Work is really getting under some workers’ skin.
At the Epicenter complex in Stockholm, Sweden, office drones are becoming droids by inserting dog-style microchips to unlock doors, operate photo copiers or share contact info.
It’s the latest example of a trend that is also emerging in the medical profession.
“We call it augmented humanity,” said tech trends expert Faith Popcorn, author of “Dictionary of the Future.” “We foresee a future in which everyone will have an implanted chip that will benefit our personal lives as well.”
Designed by the Swedish Biohacking Group, the radio-wave-emitting chip is the size of a grain of rice and similar to transmitters implanted into pets.
Epicenter’s 700 tenants can get the implant, done by a professional tattoo artist wielding a thick needle. A Stockholm tattoo parlor has even hosted chip-insertion parties for employees.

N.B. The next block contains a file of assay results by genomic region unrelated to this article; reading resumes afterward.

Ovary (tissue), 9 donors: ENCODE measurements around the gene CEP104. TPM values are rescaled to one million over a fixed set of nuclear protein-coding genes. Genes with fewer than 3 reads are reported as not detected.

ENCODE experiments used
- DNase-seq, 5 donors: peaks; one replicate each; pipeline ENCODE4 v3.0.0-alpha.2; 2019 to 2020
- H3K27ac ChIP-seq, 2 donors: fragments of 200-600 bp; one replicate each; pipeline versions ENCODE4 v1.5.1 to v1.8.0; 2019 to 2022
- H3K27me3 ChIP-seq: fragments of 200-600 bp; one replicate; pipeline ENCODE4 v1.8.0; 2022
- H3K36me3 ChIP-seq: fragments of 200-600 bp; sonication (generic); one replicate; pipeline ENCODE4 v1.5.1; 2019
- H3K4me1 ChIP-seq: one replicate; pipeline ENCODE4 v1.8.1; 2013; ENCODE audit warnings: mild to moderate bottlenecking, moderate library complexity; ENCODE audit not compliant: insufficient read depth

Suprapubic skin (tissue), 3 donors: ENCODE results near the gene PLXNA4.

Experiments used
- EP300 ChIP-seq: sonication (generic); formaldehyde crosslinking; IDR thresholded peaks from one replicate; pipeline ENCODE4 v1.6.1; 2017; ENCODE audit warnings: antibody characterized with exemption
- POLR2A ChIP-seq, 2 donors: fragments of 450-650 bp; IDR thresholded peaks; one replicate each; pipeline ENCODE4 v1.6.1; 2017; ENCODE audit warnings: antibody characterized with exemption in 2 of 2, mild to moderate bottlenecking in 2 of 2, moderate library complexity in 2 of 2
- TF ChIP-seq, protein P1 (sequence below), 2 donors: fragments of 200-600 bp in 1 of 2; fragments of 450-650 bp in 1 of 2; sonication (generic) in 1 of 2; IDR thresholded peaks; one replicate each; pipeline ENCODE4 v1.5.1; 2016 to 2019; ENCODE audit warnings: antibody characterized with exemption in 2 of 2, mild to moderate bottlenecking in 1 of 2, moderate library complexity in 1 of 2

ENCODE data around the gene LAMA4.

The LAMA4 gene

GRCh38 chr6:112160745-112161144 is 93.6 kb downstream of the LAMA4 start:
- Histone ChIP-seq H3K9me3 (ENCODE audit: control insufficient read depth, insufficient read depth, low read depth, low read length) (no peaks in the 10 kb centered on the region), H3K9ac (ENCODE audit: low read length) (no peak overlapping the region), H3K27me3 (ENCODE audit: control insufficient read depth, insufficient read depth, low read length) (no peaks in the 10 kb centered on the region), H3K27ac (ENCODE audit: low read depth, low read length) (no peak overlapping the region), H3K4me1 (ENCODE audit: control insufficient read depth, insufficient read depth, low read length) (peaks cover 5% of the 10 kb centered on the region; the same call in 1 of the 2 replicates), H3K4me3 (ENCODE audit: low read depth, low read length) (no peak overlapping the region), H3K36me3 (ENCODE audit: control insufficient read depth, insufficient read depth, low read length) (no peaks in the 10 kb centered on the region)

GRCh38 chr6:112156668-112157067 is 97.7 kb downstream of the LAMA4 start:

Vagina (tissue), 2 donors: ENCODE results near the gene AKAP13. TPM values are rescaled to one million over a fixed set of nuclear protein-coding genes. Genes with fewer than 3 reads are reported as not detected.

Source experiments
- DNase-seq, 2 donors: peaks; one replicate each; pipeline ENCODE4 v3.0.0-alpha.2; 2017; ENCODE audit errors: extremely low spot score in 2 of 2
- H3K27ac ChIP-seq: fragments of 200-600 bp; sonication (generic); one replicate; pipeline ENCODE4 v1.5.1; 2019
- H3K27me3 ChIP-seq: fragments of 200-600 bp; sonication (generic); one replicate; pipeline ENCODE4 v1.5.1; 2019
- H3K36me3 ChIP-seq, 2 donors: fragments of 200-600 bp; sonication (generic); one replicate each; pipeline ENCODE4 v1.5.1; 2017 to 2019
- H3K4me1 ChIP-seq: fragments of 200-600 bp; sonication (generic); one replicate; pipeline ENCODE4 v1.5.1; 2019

Swedish entrepreneur Hannes Sjoblad, who started the “biohacking” industry in his homeland, thinks it’s only a matter of time before people use chips to ride public transportation, pay for groceries and track fitness.
Popcorn thinks it will go even further.
“You’ll be able to download Mandarin into your embedded chip before your business meeting in Shanghai,” she said.
There are still some bugs in this new technology.
When the “Today” show tested the chip in Sweden on Thursday, reporter Keir Simmons’ chip didn’t work.
“Go back to your flying car,” host Matt Lauer teased him.
His joke might be apt. Some experts think subdermal implants will only ramp up our addiction to technology.
“We’ve already gotten too overwhelmed with technology and if it’s now a part of you, that’s going to make you more obsessed with it,” said Dr. Larry Rosen, a technology expert at California State University Dominguez Hills.